Rich Scotland

Scotland's million-pound-plus property market is bucking the trend as wealthy foreign buyers snap up prime residential homes across the country. Georgian townhouses in Edinburgh, properties within putting distance of a golf course in St Andrews and Highland sporting estates are particularly in demand by international buyers.

Figures released by the selling agents Savills yesterday show the top end of the property market performing well, with 146 high-value homes costing £1 million or more selling in 2010, compared with 106 in 2009. Sales at £1 million and more during the first six months of this year were up by a third on last year, from 50 to almost 70.


Fore!!

A street of unassuming terraces in St Andrews will this week cement their reputation as a millionaire's row when a double upper flat goes on the market for £1.75 million. Its panoramic views across the famous Old Course and its hallowed 18th green - where Open Championships are won and lost - have brought the 2011 valuation of the three-bedroom property with no garden that will only appeal to the very wealthy. Just a few yards away, luxury apartments in the Hamilton Grand, a former St Andrews University halls of residence being redeveloped by American billionaire Herb Kohler, start from £1.35m. Some of the properties do not even have a view of the Old Course but are still highly prized for their location at the centre of the traditional Home of Golf.

The last home to be sold on The Links, which changed hands for almost £4m last year, became the priciest property per square foot in Scotland at £1,350, putting it among the most expensive property markets in the world, such as London…

House Prices

Savills , the estate agent and consultancy group said demand for “super prime” houses continued to rise strongly, with interest coming from international as well as UK purchasers.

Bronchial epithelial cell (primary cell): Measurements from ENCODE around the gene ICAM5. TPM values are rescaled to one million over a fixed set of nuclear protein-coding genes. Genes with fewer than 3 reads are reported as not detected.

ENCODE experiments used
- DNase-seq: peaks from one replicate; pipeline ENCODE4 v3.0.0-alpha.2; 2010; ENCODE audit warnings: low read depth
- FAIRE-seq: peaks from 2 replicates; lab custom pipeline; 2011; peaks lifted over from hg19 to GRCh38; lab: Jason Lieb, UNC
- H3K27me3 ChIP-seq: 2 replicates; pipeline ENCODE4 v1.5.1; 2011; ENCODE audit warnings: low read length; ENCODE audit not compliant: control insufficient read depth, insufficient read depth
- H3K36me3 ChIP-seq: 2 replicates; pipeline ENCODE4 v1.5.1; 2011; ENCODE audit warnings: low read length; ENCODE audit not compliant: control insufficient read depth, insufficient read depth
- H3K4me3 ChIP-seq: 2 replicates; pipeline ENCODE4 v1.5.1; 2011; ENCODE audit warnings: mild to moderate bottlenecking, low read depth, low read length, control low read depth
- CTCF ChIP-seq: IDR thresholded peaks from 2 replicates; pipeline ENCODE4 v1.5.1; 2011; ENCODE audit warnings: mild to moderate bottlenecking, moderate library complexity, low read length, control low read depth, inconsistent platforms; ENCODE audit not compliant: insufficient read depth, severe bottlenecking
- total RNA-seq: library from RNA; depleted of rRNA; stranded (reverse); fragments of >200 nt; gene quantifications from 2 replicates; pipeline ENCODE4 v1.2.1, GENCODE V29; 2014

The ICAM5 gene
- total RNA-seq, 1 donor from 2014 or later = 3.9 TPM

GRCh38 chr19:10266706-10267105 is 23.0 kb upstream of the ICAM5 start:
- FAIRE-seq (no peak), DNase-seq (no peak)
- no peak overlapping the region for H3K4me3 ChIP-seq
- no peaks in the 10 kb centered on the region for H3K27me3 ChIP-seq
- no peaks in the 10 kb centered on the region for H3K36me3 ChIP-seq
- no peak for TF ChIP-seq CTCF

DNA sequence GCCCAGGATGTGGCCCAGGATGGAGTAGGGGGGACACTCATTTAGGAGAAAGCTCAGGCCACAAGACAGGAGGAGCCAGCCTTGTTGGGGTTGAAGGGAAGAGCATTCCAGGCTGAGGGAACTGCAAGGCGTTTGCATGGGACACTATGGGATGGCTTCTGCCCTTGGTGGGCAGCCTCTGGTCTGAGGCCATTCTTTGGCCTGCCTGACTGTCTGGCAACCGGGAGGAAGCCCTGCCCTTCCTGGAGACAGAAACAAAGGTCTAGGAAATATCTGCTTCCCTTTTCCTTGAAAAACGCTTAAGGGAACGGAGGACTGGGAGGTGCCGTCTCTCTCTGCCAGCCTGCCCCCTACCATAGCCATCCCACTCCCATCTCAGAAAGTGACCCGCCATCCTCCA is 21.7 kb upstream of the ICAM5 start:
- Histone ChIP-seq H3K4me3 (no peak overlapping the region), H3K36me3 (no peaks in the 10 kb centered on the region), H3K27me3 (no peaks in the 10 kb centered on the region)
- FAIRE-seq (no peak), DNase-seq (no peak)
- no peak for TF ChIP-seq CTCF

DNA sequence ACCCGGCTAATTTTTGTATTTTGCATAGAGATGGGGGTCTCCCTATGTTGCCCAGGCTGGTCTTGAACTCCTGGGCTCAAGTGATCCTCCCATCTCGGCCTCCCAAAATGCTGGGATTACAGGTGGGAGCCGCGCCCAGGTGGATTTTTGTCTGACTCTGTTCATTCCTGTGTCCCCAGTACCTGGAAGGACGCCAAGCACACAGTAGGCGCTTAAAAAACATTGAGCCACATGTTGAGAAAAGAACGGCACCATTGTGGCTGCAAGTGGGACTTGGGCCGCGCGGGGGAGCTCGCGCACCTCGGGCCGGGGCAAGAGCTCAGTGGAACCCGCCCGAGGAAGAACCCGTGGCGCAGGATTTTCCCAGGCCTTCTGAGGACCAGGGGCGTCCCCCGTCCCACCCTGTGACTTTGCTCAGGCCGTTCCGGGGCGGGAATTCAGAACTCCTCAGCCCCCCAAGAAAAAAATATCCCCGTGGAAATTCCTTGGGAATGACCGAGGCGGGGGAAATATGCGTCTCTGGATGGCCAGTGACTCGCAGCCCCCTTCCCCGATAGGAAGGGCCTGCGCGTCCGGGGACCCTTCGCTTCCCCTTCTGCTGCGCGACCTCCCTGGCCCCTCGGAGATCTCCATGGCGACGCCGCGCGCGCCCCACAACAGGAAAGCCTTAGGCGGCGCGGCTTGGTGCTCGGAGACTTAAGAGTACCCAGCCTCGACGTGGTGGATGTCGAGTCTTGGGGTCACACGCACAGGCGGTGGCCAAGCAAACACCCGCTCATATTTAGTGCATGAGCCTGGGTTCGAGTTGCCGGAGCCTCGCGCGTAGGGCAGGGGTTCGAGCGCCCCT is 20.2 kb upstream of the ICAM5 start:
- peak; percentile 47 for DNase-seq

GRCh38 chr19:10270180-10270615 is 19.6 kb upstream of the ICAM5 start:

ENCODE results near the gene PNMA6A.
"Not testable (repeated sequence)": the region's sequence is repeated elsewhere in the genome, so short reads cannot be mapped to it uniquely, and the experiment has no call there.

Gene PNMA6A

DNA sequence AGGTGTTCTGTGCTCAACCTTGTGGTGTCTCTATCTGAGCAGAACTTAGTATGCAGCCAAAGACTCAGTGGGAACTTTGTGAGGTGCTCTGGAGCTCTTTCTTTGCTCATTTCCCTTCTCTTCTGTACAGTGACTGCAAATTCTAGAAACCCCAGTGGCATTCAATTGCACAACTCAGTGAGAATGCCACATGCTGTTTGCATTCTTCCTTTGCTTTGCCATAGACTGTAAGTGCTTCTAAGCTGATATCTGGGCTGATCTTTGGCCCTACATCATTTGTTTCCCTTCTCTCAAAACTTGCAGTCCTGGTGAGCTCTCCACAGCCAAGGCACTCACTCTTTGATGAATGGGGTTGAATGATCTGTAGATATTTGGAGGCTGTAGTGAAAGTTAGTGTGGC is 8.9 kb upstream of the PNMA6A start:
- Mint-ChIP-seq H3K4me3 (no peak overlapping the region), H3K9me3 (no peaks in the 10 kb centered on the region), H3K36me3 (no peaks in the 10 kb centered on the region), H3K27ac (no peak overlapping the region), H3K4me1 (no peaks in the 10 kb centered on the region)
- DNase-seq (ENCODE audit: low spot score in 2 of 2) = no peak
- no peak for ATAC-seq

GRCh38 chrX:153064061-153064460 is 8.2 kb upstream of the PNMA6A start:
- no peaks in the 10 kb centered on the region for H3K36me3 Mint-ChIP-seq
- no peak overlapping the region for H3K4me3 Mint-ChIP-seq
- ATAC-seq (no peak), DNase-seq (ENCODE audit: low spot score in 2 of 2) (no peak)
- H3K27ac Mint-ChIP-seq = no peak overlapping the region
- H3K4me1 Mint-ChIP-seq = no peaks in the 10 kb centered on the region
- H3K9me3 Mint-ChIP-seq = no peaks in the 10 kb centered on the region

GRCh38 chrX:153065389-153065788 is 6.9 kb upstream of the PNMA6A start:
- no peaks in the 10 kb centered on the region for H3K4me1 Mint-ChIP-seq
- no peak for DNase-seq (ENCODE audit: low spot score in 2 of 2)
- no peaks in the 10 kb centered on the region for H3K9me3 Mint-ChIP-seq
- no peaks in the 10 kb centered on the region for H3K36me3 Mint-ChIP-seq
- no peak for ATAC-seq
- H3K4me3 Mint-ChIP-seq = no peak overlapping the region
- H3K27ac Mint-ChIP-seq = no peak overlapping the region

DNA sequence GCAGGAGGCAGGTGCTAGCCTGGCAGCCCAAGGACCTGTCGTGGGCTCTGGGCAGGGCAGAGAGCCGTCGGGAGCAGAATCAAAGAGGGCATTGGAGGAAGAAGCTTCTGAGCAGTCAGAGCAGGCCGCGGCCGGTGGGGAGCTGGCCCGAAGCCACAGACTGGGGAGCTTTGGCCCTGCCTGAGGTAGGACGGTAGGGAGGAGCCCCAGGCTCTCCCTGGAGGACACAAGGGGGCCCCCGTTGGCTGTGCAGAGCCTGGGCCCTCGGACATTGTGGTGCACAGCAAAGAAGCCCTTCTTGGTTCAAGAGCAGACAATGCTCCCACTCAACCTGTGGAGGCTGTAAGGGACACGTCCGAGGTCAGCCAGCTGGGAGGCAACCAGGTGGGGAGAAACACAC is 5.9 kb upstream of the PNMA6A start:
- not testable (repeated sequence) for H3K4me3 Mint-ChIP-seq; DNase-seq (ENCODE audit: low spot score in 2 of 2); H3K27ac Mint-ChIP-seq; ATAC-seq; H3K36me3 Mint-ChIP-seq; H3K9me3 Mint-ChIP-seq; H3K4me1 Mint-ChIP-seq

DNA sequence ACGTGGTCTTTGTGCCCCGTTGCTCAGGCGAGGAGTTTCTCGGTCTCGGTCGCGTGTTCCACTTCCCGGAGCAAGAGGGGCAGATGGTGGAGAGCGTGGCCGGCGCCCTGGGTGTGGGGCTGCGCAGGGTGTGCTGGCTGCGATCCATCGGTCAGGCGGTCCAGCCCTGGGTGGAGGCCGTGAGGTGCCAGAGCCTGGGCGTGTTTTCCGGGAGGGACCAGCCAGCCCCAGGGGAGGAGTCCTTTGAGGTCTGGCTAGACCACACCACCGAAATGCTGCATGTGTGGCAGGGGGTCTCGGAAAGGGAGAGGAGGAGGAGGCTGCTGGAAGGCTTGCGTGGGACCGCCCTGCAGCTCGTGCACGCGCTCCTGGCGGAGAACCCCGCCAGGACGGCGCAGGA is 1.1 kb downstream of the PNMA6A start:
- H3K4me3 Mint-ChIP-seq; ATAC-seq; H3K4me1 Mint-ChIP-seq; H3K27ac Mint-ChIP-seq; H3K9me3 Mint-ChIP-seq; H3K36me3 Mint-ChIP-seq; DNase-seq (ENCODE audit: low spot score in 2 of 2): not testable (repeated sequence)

The super prime residential market – houses costing £5m or more in London and large country houses – was continuing to benefit from City bonuses but was also “heavily influenced” by international buyers who accounted for about half of purchases.

They are , of course , the people who are largely unaffected if the interest rate goes up . But for the rest of us mere mortals there has been a “a cooling of the UK mainstream” market and some oversupply of new homes, especially flats, in provincial cities .

For a fuller analyse of the property boom and the probability of the bubble bursting read here

It rambles on

Further to an earlier post Lord Smith of Finsbury, the president of the Ramblers Association, has attacked the court decision to limit access to the countryside near Ann Gloag's home has indeed hit the nail on the head .

"Much of the land Mrs Gloag wants to fence off can't even be seen from the castle itself. This is more about privilege than it is about privacy...Even more disturbing is the reason Sheriff Fletcher gave for his decision. He said that it was because Mrs Gloag was wealthy and had a high profile that she was entitled to a higher degree of protection. This sounds to me very like one law for the rich and another for the poor..."

Mrs Gloag, who along with her brother Brian founded the Stagecoach bus company, is worth an estimated £395m .

Why should Lord Smith be so surprised . The law has always favoured the wealthy and the powerful . We at Socialist Courier don't expect that to change .